12. Shane Bieber, RHP, Guardians

Bieber got off to a stellar start this season, going 2-0 in his first two outings with 20 strikeouts and only one walk over 12 scoreless innings, but then learned he needed Tommy John surgery. A real blow for him and the Guardians. Bieber is 62-32 with a 3.22 ERA over his seven-year career. He won the AL Cy Young Award in 2020 and has finished among the top 7 in the voting three times. He’s made the All-Star team twice and has won a Gold Glove Award. I would expect someone will sign him to a two-year deal this offseason and rehab him next year with hopes to get him back for the end of 2025 and all of 2026 before he would again hit the free-agent market.

13. Max Scherzer, RHP, Rangers

The 39-year-old future Hall of Famer has started the year on IL after undergoing back surgery for a herniated disk in December. He went 13-6 last year with a 3.77 ERA over 27 starts combined between the Mets and Rangers. He’s no longer an ace, even when healthy, but showed last year he’s still a solid middle-of-the-rotation starter who can win big games.

14. Robbie Ray, LHP, Giants (opt-out clause)

Ray had Tommy John surgery in May 2023 and then the Mariners traded him to the Giants this past offseason. The Giants are hoping he’ll be back on the mound for them in the second half of the season if all goes well. Ray, the 2021 AL Cy Young Award winner, has not had any setbacks to date in his rehab. He is signed for $25 million for 2025 but can opt out if he chooses.

15. Frankie Montas, RHP, Reds (mutual option)

Montas went 13-9 with a 3.37 ERA with Oakland in 2021 and was traded in the middle of the 2022 season to the Yankees after he had made 19 starts with a 3.19 ERA. However, he suffered shoulder injuries with the Yankees and made only eight starts for them in 2022 and one start in 2023 before departing in free agency. He signed a one-year, $14 million deal with the Reds this offseason and looked like a legitimate Comeback Player of the Year candidate in his first three starts, though he struggled in his fourth outing. His contract includes a $20 million mutual option for 2025 with a $2 million buyout that either side can exercise.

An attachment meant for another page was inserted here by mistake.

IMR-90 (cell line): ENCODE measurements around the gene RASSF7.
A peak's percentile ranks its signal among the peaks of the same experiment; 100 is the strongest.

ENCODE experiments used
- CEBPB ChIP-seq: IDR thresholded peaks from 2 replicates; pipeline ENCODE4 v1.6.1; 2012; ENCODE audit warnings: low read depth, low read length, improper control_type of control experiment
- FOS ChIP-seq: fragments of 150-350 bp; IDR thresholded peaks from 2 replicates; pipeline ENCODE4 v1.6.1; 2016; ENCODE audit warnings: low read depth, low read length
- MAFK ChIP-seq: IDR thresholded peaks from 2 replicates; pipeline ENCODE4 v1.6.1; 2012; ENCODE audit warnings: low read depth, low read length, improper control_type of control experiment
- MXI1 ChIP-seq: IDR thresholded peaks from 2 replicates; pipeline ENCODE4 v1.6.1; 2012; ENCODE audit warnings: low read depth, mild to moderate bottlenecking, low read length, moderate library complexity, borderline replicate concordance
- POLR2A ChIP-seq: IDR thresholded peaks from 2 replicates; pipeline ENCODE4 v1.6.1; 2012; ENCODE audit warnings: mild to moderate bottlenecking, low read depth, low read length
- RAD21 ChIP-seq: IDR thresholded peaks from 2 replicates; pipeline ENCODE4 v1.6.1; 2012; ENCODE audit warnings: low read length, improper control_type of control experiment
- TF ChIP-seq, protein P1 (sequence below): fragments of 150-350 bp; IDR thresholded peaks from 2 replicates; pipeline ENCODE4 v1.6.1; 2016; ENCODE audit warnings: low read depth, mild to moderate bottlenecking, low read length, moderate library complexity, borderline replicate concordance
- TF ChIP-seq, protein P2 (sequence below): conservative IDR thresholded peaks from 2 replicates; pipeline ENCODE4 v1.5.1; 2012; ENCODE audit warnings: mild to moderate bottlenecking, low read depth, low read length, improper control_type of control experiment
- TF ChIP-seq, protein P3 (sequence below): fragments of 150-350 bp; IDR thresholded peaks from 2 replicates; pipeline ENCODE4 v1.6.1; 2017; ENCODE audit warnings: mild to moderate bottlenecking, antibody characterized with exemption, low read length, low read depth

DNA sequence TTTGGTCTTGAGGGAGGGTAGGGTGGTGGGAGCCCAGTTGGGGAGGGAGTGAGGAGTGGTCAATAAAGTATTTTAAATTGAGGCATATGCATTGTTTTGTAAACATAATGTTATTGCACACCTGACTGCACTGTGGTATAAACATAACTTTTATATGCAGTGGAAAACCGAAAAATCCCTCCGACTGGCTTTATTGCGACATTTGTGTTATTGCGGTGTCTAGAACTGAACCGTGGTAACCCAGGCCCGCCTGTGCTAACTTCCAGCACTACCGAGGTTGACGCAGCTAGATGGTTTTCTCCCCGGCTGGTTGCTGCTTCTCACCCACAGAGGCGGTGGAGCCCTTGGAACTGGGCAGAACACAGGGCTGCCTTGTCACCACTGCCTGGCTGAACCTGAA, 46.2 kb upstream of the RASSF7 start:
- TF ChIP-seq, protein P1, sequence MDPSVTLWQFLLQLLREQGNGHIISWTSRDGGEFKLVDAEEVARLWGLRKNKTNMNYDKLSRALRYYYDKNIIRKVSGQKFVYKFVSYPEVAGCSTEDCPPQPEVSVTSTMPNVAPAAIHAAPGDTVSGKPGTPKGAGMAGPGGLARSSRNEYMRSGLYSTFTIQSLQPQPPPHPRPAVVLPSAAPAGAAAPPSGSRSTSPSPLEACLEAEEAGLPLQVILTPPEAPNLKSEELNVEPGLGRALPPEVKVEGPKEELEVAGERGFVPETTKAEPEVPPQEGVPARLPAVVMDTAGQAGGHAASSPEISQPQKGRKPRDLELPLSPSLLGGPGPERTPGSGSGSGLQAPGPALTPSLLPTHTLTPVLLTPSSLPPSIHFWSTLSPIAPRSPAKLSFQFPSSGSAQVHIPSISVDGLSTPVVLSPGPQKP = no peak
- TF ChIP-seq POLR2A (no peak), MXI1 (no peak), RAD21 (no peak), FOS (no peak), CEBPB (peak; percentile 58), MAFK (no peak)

16. Yusei Kikuchi, LHP, Blue Jays

Kikuchi had the best season of his six-year MLB career in 2023, going 11-6 with a 3.86 ERA and 181 strikeouts in 167 2/3 innings (32 starts). Command and control have been his downfall in the past, and at 32 years old that issue is probably not going away, but he’s off to a strong start this season (2.08 ERA in four starts with 29 strikeouts in 21 2/3 innings).

17. Jose Quintana, LHP, Mets

Quintana was the Mets’ Opening Day starter following an injury-shortened season in which he posted a 3.57 ERA over 13 starts. The 35-year-old knows how to pitch and he keeps the Mets in most of his games.

18. Nick Pivetta, RHP, Red Sox

Pivetta (right elbow flexor strain) is on the IL after posting a 0.82 ERA over two starts to begin the season. He won 10 games in each of the past two years while posting ERAs of 4.04 and 4.56.

19. Luis Severino, RHP, Mets

Severino’s best seasons were in 2017 and 2018 when he went a combined 33-14 for the Yankees over 63 starts. He’s dealt with shoulder problems and hasn’t made 20 starts in a season since. However, he had a strong spring training and has fared well in his first three starts for the Mets, who are hoping he can stay healthy and be a Comeback Player of the Year candidate.

20. Jack Flaherty, RHP, Tigers

Flaherty was the ace of the Cardinals’ staff in 2019, when he won 11 games, logged a 2.75 ERA and led the league with a 0.968 WHIP. Injuries have set him back ever since although he did make 27 starts and two relief appearances last year between the Cardinals and Orioles, posting a 4.99 ERA. He has a 4.91 ERA in his first three starts with the Tigers but has looked better than last year at times.